Silent Meeting

Feels that your meeting is somehow ineffective? try silent meetings.

This isn’t really a new type of meeting, but since the dotcom and the rise of the startups, this kind of meeting helps people especially leaders to avoid joining busy-bandwagon and meeting hell. It’s scientifically proven effective in various scenarios, but we need to be well prepared.

✅ What are Silent Meetings?

“Silent Meetings” are meetings where most of the time is spent working and not talking. When done correctly most of the meeting is spent silently working together.


For meetings that have a silent approach, please do the following: 

  • Submit pre-reads 24 hours before the meeting
  • Make google slide or google Docs as self-contained and understandable as possible (ex: definition of terms); otherwise, they may be unusable without a conversation with you – which does not scale.
  • Make liberal use of slide notes and even completely separate hidden slides to explain your reasoning, provide internal links to artifacts, include results of google comments discussions, etc.
  • Please limit the content to fit into the time slot allocated to you. E.g. assume it takes 1 minute to silent read each slide. The best practice is to limit to 10 slides.
    • Send an email both the i) Google Slides Deck / Google Doc with *comments-enabled* and ii) PDF copy of the Deck / Doc
    • Update the agenda with your pre-read when it becomes available. 
  • Each agenda item will generally commence with a 10-minute silent read of the presentation materials, followed by discussion and Q&A.
  • Consider “View” access to all people in your company (Not public ! ensure to limit access with company domain only) if the deck/doc is not confidential.
  • As with all documents at company, a document should not be considered final for any stage as long as there are google comments in it; you need to resolve all google comments. For material content, prefer placing discussion resolutions into the actual presented slide. However, you can also use the slide notes or additional (hidden) slides.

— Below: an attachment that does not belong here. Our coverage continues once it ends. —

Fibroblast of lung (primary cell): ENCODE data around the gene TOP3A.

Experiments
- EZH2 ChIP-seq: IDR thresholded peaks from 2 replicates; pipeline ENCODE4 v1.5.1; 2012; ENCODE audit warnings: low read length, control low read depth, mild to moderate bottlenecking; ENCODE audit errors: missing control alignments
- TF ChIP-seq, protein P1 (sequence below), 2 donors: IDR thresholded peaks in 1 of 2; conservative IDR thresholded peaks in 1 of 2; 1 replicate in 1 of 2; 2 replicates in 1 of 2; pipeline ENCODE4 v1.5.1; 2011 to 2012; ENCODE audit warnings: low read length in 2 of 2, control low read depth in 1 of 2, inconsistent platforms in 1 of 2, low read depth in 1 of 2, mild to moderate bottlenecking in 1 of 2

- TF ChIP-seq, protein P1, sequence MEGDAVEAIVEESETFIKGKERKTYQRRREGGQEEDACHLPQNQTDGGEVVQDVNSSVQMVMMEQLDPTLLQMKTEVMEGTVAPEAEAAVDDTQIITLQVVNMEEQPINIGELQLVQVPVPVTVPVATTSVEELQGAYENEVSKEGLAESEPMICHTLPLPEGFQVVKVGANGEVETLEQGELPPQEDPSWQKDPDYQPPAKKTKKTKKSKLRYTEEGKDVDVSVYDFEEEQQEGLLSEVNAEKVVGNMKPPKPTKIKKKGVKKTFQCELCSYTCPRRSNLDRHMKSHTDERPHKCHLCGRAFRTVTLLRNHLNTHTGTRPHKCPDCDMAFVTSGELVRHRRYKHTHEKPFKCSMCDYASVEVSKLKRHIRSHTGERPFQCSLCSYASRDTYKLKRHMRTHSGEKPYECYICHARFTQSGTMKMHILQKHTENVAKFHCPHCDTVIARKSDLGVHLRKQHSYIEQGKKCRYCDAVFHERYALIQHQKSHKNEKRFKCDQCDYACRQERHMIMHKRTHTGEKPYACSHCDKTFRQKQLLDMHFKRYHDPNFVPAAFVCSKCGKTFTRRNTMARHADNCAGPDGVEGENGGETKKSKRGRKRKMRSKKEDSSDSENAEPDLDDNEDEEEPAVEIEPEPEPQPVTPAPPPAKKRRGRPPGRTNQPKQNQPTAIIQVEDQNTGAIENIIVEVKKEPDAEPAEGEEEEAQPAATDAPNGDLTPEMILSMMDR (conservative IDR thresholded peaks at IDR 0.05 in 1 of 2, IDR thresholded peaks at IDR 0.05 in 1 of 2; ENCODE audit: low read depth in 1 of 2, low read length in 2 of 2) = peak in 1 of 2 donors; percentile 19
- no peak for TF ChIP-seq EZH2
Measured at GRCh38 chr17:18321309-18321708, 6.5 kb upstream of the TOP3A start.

✅ Why Silent Meetings?

Silent meetings fix many issues that are common with “loud meetings”:

Describes loud meetings vs. silent meetings. Silent meetings are better for remote attendees, non-native speakers, introverts, and broadly for attendee equality.

✅ So how does one have a Silent Meeting?

Before the meeting you’ll need a Google Doc with:

  An agenda that includes:

  • Meeting Outcome Statement (i.e.,what do you want the meeting to achieve?)
  • Process (“Read doc 20 minutes silently and then discuss for 10”)
  • Assigned facilitator

  The “pre-read”

  • The subject matter to be discussed that fits in ½–⅔ of the allotted time
  • A good rule of thumb is it should take less than 10 minutes to read in a 30-minute meeting. An x-minute pre-read can grow to 2x if there are lots of comments, so 10 minutes becomes 10 very easily (especially if it’s a controversial topic or if it’s an area that is new to the commenters)
  • Note 1: “pre-read” is a misnomer since this is read in the meeting. This is the case because most people don’t have time to pre-read — this also ensures everyone operates from the same base of information. (I believe this is a Jeff Bezos nuance)
  • Note 2: Try to include any information needed in the pre-read itself (i.e., avoid using the Appendix, or clicking out to other docs as much as possible since there is leakage)
  • Note 3: If a meeting is very large consider breaking up into sections to read-comment. I think optimal reading size per piece is ~20 mins. I’ve done 1 hour per piece and I find people zone out a bit which might be fine for a full day session though.

Then, start the meeting by:

  1. Pre-reading for the amount of time determined AND commenting in the doc
  2. Mention that attendees should “Read entire doc before commenting. Often times answers to questions are found later in doc.”
  3. Readers should then go back to the beginning after finishing to read the comments and reply.

While everyone is reading, the facilitator should:

  1. Review the comments as they occur and then identify topics that require in-person discussion (e.g., identify controversial topics or areas of disagreement and call them out upfront if possible)
  2. Call an end to the silent reading when time is up
  3. Guide the discussions to the areas identified
  4. Identify the next actions 5 minutes prior to the end of the meeting and have clear people assigned to each.
  5. Note: The role of the Facilitator is super important because they need to sort through the comments and guide the discussion. There is such a thing as a skilled facilitator.

When should you use Silent Meetings?

I’m not sure. I’m still learning but here is my rule of thumb:

  • More than 10 people? Absolutely.
  • More than 6 people? Yes
  • 4–6: Maybe
  • <4: Maybe?


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